Musicians say they were duped into playing for white supremacists
Nov. 28, 2003
ReligionNewsBlog.com • Sunday November 30, 2003
ST. LOUIS (AP) — A gathering earlier this month was billed as an ethnic folk festival, complete with food, fun and German and Irish musical groups.
Some musicians, however, said they were surprised to find they had actually performed at a recruitment rally for a white supremacist organization.
“We obviously had no idea what this event was before we played, or we wouldn’t have performed there,” Matt Pantaleoni, leader of the Invera’an Pipe Band, a local bagpipes group, told the St. Louis Post-Dispatch.
Pantaleoni said that, after the band played at Eurofest 2003 on Nov. 8, he noticed a few men in the crowd with “White Power” and two lightning bolts — the symbol of the German Nazi Waffen SS — tattooed on their bodies.
The men were members of the National Alliance, a group that the local Anti-Defamation League office calls “the BMW of neo-Nazi groups.” They were among an audience of about 250 at the meeting hall of the German Cultural Society in south St. Louis.
John Pappert, president of the German Cultural Society, said his group rented its meeting hall to a local National Alliance organizer but didn’t know anything about the group. Pappert said a German brass brand and dancing group affiliated with the society performed at the event, but didn’t know about the National Alliance either.
Now, Pappert said he’s afraid that people will think his group is connected to neo-Nazis.
“We certainly don’t want to be affiliated with this kind of group,” Pappert said. “Now that we know who they are, we’ll never rent to them again.”
Kathy Aroesty, regional director for the Anti-Defamation League, said she believes Pappert’s group made an honest mistake.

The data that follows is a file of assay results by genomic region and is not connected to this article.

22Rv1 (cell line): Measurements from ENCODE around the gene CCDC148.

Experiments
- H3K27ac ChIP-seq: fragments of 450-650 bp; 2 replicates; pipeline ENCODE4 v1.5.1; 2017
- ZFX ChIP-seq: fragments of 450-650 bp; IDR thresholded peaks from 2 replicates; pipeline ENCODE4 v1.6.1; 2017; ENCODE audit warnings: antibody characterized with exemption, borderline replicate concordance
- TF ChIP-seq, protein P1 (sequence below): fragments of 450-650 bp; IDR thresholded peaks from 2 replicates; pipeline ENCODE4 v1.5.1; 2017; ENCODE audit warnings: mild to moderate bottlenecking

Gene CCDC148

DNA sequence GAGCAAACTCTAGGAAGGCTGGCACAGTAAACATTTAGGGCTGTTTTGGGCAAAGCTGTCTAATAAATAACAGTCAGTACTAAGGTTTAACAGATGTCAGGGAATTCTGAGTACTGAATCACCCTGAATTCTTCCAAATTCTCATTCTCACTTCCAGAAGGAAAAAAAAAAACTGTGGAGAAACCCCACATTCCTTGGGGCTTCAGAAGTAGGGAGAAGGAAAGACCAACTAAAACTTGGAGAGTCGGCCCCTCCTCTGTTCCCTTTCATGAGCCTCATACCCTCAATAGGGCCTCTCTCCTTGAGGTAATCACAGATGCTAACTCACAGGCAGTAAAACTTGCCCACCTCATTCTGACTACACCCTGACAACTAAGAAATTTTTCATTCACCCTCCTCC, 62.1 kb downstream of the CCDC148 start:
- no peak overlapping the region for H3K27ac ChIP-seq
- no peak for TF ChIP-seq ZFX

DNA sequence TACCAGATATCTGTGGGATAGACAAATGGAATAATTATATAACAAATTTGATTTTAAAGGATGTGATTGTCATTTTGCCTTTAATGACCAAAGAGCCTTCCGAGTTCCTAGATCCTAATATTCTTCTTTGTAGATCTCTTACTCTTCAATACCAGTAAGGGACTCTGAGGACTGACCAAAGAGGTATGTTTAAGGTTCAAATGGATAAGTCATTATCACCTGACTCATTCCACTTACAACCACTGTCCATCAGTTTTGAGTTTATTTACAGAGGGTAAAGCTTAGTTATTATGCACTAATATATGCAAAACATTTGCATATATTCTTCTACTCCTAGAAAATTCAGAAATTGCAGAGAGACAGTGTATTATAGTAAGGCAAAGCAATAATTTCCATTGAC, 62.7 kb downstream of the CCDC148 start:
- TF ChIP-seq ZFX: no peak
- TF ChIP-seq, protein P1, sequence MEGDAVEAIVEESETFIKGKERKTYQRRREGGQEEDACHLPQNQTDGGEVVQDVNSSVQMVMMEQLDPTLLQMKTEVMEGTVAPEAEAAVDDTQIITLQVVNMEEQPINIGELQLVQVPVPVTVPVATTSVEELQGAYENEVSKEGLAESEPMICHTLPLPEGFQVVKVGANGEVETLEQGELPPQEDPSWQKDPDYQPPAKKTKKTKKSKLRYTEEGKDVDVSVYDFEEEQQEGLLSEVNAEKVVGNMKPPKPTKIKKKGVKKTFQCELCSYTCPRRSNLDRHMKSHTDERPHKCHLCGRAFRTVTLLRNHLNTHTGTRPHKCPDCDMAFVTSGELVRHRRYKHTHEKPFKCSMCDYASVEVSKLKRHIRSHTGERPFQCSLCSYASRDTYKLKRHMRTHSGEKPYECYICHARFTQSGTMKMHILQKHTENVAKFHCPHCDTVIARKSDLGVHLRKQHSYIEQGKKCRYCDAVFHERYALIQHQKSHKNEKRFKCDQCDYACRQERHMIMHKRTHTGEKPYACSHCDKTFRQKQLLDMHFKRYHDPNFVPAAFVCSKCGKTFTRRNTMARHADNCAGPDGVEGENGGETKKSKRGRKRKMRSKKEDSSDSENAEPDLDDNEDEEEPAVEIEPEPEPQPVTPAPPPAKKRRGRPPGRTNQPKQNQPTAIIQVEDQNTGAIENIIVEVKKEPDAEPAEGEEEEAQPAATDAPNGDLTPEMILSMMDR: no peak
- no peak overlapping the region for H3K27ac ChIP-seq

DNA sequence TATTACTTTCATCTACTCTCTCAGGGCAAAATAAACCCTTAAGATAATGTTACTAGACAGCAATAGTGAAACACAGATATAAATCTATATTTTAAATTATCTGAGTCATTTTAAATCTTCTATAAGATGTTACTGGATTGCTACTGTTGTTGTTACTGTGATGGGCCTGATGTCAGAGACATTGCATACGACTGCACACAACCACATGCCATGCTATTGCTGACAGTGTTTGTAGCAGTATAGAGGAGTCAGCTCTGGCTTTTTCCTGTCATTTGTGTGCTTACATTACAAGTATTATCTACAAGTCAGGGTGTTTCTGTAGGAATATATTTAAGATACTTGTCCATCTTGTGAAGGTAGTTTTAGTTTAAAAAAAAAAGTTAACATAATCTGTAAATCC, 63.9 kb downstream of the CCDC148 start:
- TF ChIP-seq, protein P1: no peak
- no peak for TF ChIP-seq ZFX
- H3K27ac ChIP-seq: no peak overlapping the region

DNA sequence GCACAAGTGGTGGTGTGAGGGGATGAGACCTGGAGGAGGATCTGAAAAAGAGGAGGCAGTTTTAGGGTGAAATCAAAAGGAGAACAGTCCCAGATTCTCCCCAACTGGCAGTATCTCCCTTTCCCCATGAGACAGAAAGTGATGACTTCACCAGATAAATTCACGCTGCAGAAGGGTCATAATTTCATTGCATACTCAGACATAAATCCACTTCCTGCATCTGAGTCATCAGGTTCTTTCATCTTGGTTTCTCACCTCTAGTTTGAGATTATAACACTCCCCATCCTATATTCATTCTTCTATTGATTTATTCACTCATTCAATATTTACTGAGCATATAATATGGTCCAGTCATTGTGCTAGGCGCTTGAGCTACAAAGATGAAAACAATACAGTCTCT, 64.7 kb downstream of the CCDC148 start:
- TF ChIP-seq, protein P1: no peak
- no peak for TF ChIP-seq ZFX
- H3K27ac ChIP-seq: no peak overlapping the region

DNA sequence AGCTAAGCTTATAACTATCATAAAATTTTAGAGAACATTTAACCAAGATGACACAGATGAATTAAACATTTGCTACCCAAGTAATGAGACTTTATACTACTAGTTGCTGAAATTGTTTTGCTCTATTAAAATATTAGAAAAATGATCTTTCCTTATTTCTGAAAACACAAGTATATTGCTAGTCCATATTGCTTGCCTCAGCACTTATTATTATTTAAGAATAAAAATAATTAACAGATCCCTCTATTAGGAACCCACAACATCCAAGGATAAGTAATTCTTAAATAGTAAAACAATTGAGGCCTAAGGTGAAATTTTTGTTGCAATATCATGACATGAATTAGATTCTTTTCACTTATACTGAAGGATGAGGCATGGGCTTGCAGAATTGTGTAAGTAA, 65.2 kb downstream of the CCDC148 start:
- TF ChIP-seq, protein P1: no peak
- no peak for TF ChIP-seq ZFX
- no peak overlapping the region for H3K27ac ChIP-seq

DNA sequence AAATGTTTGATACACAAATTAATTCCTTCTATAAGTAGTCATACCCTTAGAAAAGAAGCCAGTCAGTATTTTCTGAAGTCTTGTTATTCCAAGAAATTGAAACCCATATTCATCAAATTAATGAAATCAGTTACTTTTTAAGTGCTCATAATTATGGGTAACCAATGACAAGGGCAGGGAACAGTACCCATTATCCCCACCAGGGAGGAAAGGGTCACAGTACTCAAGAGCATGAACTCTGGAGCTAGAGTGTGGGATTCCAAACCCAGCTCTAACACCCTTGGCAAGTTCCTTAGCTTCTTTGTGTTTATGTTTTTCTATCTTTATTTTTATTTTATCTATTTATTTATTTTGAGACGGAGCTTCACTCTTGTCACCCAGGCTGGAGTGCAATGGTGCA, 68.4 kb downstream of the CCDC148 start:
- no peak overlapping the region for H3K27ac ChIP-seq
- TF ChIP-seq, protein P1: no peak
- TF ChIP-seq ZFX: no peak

Aroesty also said she hopes people of German ancestry will find the group’s approach insulting.
“The National Alliance thinks people who show up at a German cultural center will support them just because they’re German, which is pretty offensive in itself,” Aroesty said.
The National Alliance is said to be the nation’s biggest and richest white supremacist group. The FBI has said it poses risks of domestic terrorism.
This fall, the group allegedly left racist leaflets at a suburban St. Louis day-care center operated by an Egyptian-born owner. But the Hillsboro, W.Va.-based National Alliance, has denied the accusation.
The National Alliance Web site called Eurofest “a resounding success,” and said that more than 60 of the group’s leaders, members and recruits met the following day to discuss “the Jewish media,” “the major role played by race in human intelligence,” and ways for alliance members to win municipal elections.
A leader of the St. Louis National Alliance unit also discussed how other cells can use what he called “white heritage festivals” to gain more support, the Web site reported.
More than 60 folk musicians and ethnic dancers performed at the St. Louis Eurofest — including bagpipers, Irish musicians and traditional German bands and dancers. Many said they saw a flier for the event, which called the festival family entertainment.
The performers said they had no reason to think otherwise.
“I can’t stress how upset we are about this,” Pantaleoni said.
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